Whitman’s passion for art and religion did not diminish her commitment to education. She believed that “women could raise themselves to a more secure position and find their place in life” with higher education. Whitman became a member of the Executive Committee of Society for Collegiate Institute of Women of Harvard College. She met Elizabeth Cary Agassiz through her involvement with Harvard. Agassiz became a confidant and mainstay in Whitman’s life. Whitman sent Agassiz to Philadelphia to interview the first dean of Radcliffe Institute for Women, Agnes Irwin . In 1894 Whitman became a member of the Council of Radcliffe College and Chairman of the House Committee. She then became involved with the Association and Council of Radcliffe up until her death.

Her last endeavor is her work with civil service. Whitman became the first President of the Women’s Auxiliary for the troops in Boston, most of which she organized. She spoke to women’s clubs and within her circle of friends. She last appeared at a talk to a ladies’ club on May 16, 1904.

Diagnosed with heart disease in 1901, she still maintained her hectic schedule until forced to enter Massachusetts General Hospital. She succumbed to pneumonia on June 25, 1904. The major beneficiaries of her will included the Museum of Fine Arts and Radcliffe Institute with $100,000.00 each. Whitman’s commitment to ameliorating racial intolerance is attested by her leaving half the amount she left Radcliffe, $50,000.00, to Tuskegee University, in Alabama founded in 1881 by Booker T. Washington as the Tuskegee Normal School for Colored Teachers. She also gave $2,000.00 to Berea College, in Kentucky, which had been founded by abolitionists.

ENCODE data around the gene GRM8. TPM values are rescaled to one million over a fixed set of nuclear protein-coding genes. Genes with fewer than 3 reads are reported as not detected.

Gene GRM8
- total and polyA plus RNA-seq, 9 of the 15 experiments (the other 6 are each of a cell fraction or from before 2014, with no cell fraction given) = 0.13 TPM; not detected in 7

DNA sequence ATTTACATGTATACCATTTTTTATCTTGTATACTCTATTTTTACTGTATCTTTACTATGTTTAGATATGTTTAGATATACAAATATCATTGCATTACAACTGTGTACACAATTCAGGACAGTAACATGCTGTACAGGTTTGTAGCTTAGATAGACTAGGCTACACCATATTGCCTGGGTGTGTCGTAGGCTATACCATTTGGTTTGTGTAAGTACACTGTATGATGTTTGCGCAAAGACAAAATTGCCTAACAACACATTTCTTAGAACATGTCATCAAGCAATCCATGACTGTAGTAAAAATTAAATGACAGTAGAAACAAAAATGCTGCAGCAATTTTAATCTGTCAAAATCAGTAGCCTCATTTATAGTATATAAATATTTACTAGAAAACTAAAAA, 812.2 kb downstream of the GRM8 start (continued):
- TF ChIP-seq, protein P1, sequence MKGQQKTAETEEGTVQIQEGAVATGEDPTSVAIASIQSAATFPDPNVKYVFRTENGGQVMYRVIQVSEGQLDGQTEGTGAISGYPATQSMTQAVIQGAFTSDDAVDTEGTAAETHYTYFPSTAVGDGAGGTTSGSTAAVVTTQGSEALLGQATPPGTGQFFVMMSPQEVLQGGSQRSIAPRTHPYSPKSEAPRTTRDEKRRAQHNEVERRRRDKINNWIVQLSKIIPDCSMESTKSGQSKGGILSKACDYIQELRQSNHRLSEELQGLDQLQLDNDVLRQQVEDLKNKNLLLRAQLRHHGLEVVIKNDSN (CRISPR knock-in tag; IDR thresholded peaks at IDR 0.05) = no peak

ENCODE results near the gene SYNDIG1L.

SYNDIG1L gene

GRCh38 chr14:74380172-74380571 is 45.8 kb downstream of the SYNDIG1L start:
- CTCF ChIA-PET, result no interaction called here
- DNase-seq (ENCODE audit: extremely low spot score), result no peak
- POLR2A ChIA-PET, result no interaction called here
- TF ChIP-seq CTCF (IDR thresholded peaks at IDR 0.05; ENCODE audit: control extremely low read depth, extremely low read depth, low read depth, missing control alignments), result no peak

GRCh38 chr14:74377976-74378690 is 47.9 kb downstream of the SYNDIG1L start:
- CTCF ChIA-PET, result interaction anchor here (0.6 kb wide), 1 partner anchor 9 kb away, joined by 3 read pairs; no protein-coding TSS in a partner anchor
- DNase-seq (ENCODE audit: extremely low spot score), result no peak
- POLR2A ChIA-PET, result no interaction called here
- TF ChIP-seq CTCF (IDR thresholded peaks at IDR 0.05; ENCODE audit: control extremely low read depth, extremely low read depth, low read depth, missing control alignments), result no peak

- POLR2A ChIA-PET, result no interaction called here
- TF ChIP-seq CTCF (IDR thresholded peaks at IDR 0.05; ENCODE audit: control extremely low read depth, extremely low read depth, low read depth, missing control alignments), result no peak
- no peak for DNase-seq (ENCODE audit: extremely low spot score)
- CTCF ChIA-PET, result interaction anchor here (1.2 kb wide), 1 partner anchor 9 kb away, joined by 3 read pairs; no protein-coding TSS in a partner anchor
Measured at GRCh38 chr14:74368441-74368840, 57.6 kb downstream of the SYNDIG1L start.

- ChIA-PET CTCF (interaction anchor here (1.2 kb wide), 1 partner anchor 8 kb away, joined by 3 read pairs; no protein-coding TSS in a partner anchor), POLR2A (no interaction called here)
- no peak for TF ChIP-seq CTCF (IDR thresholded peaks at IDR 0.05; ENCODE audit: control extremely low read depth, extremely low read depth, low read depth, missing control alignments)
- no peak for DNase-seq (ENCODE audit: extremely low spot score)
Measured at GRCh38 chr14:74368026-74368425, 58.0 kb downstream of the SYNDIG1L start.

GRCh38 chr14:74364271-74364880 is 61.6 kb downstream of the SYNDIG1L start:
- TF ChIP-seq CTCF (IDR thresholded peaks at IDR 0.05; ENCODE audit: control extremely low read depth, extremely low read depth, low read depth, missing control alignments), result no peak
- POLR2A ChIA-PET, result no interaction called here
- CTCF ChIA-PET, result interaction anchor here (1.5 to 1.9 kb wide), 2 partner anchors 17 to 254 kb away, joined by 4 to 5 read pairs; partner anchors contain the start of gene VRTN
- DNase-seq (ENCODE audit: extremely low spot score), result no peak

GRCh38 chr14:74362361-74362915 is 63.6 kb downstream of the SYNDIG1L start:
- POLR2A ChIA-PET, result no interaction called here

Her posthumous recognition includes:
1904: July 17th- Memorial Service held at Beverly Farms. Radcliffe purchases one of her windows for the World’s Fair.
1905: Chalice and Paten given in Whitman’s name to Trinity Church: designed by R. Clipston Sturgis in a Gothic style and fabricated by Arthur Stone, Gardner MA.
1905: Boston’s Society of Arts and Crafts organizes a memorial exhibition of her book covers and stained glass.
1906: Museum of Fine Arts hosts an exhibit of her pastel and oil works, with a paten for a chalice given by members of her Bible Class at Trinity. 1907: Sarah Orne Jewett publishes a collection of letters by Sarah Wyman Whitman, entitled Manibus O Date Lilia Plenis;
A phrase from Virgil’s Aeneid VI.883 meaning “Give lilies from full hands.”
1912: the third residence hall at Radcliffe College named the Whitman Dorm.
1923: Women’s City Club (founded in 1912) displays her paintings, describing her as someone “who was a prominent figure some years ago.”

Further Reading

Boulos, Patricia. In Stanley Ellis Cushing and David B. Dearinger, eds., Acquired Tastes: 200 Years of Collecting for the Boston Athenæum (2006): 360-362.
Brandt, Beverly K. The Craftsman and the Critic: Defining Usefulness and Beauty in Arts and Crafts Era-Boston. Sheridan Books, Inc. 2009.
Jewett, Sarah Orne. Manibus O Date Lilia Plenis. Riverside Press, Cambridge. 1907.
Hirshler, Erica E.,  In James F. O’Gorman, “The Makers of Trinity Church in the City of Boston.” University of Massachusetts Press. 2004.
Raguin, Virginia, ed., “Sarah Wyman Whitman 1842-1904: The Cultural Climate in Boston.” Worcester MA, 1993 (student papers at the College of the Holy Cross)
Smith, Betty S. “Sarah Wyman Whitman”. Harvard Magazine. Jan- Feb 2008.
Smith, Betty S. “Sarah Wyman Whitman Papers.” Radcliffe Archives.
Smith, Bonnie. “Sarah Wyman Whitman”. Boston Women’s Heritage Trail. 2001.
Whitehill, Walter Muir. Museum of Fine Arts, Boston: A Centennial History. Cambridge, MA: Belknap Press/Harvard University, 1970.